Citigroup has slashed the size of its struggling off-balance-sheet investment funds by more than $15bn in two months
Meredith Whitney shuts her hedge fund
Hailed as an oracle of the larger financial crisis that followed in 2008, she became ubiquitous on business television and
CIBC World Markets financial services analyst Meredith Whitney,
“They’re desperate,” said Ms Whitney. “This $7.5bn is just not enough money by a long shot.” She believes that the odds that the bank, the world’s largest by assets, will still cut its dividend are “100pc”, while adding that the company may be forced to sell more than $100bn of higher quality assets at a discount in order to raise cash.
Citi shares rise on $7.5bn capital injection
The high cost of the new funds highlights Citi’s determination to meet its commitments to strengthen its balance sheet and carry on investing while maintaining its dividend.
It is only halfway through November but I think we can already declare the winner of the 2007 Quote of the Year competition.
That brings us to the crux of Mr Prince’s remark: “As long as the music is playing, you’ve got to get up and dance.”
It is worth reflecting soberly on this point because Mr Prince was not a renegade. He was doing his best to express, a bit too plainly as it turned out, the strategy pursued by Citi and its Wall Street rivals.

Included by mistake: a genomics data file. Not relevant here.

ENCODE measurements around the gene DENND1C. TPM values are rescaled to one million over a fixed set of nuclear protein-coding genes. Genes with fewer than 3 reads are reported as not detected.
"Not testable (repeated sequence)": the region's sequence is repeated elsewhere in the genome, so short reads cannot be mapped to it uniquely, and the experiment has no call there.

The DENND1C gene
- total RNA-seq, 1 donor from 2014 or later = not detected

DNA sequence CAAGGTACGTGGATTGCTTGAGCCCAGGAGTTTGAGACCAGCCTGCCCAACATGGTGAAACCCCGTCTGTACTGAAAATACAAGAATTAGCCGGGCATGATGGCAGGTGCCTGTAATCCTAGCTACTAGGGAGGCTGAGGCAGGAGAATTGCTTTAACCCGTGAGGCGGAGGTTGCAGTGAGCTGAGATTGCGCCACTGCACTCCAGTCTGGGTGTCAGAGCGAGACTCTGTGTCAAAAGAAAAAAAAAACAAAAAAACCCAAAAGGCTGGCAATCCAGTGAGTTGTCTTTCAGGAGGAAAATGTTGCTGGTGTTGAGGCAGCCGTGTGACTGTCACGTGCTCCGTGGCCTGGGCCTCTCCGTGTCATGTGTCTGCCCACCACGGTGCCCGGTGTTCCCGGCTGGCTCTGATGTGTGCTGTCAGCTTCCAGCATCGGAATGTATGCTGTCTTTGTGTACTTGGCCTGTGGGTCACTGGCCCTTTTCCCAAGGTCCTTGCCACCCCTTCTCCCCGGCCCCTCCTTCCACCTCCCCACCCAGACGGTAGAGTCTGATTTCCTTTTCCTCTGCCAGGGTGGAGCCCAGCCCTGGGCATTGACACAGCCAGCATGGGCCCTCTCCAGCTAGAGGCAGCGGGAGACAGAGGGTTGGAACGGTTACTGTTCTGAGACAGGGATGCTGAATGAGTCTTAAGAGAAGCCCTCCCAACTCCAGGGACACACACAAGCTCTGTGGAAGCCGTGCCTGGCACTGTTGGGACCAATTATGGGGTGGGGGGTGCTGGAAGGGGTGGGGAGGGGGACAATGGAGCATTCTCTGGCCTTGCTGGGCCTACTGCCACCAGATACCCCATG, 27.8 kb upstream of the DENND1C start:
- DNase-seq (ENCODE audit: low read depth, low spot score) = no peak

The phenomenon was at work in 1998 when Wall Street trading desks lined up with the trades devised by Long-Term Capital Management, the hedge fund. After the Russian debt crisis, buy-orders dried up in all corners of markets at once and Long-Term Capital collapsed.
The industry’s tendency to succumb to the madness of crowds invalidates a lot of risk management models, which under-estimated the probability and size of losses in highly stressed markets, as they did in 1998.
Bankers, like gangs, just get carried away
Will ha dance anymore?
Bankers had cashed in before the music stopped
”När musiken tystnar – en rapport om den globala finanskrisen”.
A mere 5.4% decline in the value of Citigroup's assets would make Citigroup insolvent.
"These numbers indicate that this bank is both liquid and well-capitalized," Bove wrote.
Let's rework Bove's statement to see the other side of the story.
Citigroup's assets look great in a vacuum. However, those assets do not look so great in relation to liabilities.
Citigroup CEO Chuck Prince's next "dance step" is likely to be out the door.
Citigroup’s Chuck Prince was a dancer. Not by profession mind you, or even as an amateur Foxtrotter with the Stars on ABC.
Many of the biggest players in the debt market are reluctant to express their worries in public but privately admit to deep concern. The chief risk officer at a leading Wall Street firm says banks are being forced to lend on aggressive terms to "stay in the game", even though they know trouble is being stored up. "It's like a game of musical chairs.
What we saw this summer is something we've seen before and will undoubtedly see again. The sell-off was predictable and avoidable.
So what will happen "when the music stops", as Mr Roach puts it.